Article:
if (this._panes.length > 0)
       // Here, we create the animation.
       this._fadeIn = new AjaxControlToolkit.Animation.FadeInAnimation
       (firstDiv, this._duration, this._framesPerSecond,  0, 1, true);
       this._fadeOut = new AjaxControlToolkit.Animation.FadeOutAnimation
       (firstDiv, this._duration, this._framesPerSecond,  0, 1, true);
       this._fadeAnimation = 
        new AjaxControlToolkit.Animation.SequenceAnimation
            (firstDiv, this._duration, this._framesPerSecond, 
                [this._fadeIn, this._fadeOut], 1);
       // When the simulated Pulse finishes, switch the visible div, 
       // and start new animation.
       this._endedHandler = Function.createDelegate(this, this._switchDiv);
       //If user hovers over the div, stop the animation.
       this._hoverOverHendler = Function.createDelegate(this, this._hoverOver);
       this._hoverOutHendler = Function.createDelegate(this, this._hoverOut);
         $addHandlers(e, {
            mouseover: this._hoverOverHendler,
            mouseout: this._hoverOut,
            focus: this._hoverOverHendler,
            blur: this._hoverOut
            }, this);

       // Set the first visible div.
        this._panes[this._currentPane].style.display = "block";
        //  Let's start!;

        // Clean the handlers we created.
    dispose : function()
        if (this._endedHandler)
            this._endedHandler = null;

        AjaxScroller.AjaxScrollerBehavior.callBaseMethod(this, 'dispose');

        // Cycle through the panes and set the visibility for the current.
        // Play the animation for the current.
    _switchDiv : function()
        var currentPane = this._panes[this._currentPane]; = "none";
        //"u pr");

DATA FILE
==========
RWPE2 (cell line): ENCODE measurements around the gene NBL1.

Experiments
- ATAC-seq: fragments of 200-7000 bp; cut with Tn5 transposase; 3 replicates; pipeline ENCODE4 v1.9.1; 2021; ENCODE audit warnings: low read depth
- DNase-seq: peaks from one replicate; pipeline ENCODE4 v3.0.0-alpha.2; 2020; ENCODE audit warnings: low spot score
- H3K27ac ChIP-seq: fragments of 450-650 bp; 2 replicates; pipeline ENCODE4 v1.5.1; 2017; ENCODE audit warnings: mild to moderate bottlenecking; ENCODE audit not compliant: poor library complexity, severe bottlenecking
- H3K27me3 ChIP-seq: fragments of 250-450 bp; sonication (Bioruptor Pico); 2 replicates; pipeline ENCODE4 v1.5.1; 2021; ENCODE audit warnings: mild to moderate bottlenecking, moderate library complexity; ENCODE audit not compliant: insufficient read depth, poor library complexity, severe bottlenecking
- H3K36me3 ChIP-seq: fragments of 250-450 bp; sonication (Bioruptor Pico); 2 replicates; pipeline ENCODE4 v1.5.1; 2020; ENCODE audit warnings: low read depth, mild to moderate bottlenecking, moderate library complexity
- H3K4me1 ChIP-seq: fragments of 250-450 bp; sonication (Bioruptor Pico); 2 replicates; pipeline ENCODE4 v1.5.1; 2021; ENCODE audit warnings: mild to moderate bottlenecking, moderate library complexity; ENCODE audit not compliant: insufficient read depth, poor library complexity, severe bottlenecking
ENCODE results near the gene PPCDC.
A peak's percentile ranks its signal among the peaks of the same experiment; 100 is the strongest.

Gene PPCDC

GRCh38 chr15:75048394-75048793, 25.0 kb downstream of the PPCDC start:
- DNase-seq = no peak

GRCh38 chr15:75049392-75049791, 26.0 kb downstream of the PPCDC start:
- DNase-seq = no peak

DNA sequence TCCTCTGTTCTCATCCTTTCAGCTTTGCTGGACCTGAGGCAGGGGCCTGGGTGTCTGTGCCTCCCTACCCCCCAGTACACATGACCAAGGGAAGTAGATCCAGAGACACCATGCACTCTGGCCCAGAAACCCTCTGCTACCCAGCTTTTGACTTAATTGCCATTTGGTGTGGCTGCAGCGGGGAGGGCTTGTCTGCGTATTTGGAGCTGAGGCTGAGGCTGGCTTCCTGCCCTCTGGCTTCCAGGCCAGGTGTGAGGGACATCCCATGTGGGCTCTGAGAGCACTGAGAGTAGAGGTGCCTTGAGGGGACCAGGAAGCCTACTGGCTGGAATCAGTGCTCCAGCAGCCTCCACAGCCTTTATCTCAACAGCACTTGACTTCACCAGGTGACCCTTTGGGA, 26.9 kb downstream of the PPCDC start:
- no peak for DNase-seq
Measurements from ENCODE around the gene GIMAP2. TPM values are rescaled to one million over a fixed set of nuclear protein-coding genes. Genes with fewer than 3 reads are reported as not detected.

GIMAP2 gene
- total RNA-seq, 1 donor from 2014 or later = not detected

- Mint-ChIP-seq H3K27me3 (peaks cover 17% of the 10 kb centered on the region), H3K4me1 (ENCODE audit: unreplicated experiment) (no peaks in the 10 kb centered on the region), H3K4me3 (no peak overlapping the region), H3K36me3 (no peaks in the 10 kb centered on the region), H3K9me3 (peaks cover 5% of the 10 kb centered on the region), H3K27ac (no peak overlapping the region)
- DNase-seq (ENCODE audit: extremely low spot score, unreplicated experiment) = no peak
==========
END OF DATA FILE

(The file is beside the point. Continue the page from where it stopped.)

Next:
if (this._currentPane == this._panes.length) this._currentPane = 0;
        var nextPane = this._panes[this._currentPane]; = "block";;

    _hoverOver: function()

    _hoverOut: function()
        // The play method doesn't work good after Pause – is it a bug?
        // Just Stop, and Play will fix the problem.

So, back to the point – how do you use this extender to extend your control! Just declare the private AjaxScrollerExtender property in your control, and then in CreateChildControls override it , assign it an ID, and set the TargetControlID to the ID of your control:

_extender = new AjaxScrollerExtender();
            _extender.ID = ID + "_ScrollerExtender";
            _extender.TargetControlID = ID;

            if (!this.DesignMode)
                Controls.AddAt(0, _extender);

Points of Interest

The main point of this article is how easily you can create full featured AJAX controls. This control can be pretty easily extended to use a lot more sophisticated AJAX animations for creation of different text effects. For instance, adding color animation can be done with just a couple of lines. Animation extender from the AJAX Control Toolkit gives you a very strong base, and the only limit is your creativity.


This article, along with any associated source code and files, is licensed under The Code Project Open License (CPOL)


About the Author

Petrovik Aleksandar
Software Developer (Senior) Strategic Connections Inc.
Canada Canada
I'm in Toronto now, working for some CRM company....

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Comments and Discussions

GeneralIE Error : Place the scroller control inside the UpdatePanel Pin
PaulLauyc16-Jan-08 22:22
memberPaulLauyc16-Jan-08 22:22 
GeneralRe: IE Error : Place the scroller control inside the UpdatePanel Pin
Petrovik Aleksandar17-Jan-08 4:06
memberPetrovik Aleksandar17-Jan-08 4:06 
GeneralBug in Scroller OnMouseOver [modified] Pin
Manzoni Fausto5-Sep-07 6:40
memberManzoni Fausto5-Sep-07 6:40 
GeneralRe: Bug in Scroller OnMouseOver Pin
Petrovik Aleksandar14-Sep-07 7:18
memberPetrovik Aleksandar14-Sep-07 7:18 
Generalcollapse event Pin
Edilson8-Aug-07 8:40
memberEdilson8-Aug-07 8:40 
QuestionError with code? Pin
lazywill4-Jun-07 14:08
memberlazywill4-Jun-07 14:08 
AnswerRe: Error with code? Pin
Petrovik Aleksandar4-Jun-07 20:53
memberPetrovik Aleksandar4-Jun-07 20:53 
AnswerRe: Error with code? Pin
Petrovik Aleksandar4-Jun-07 22:35
memberPetrovik Aleksandar4-Jun-07 22:35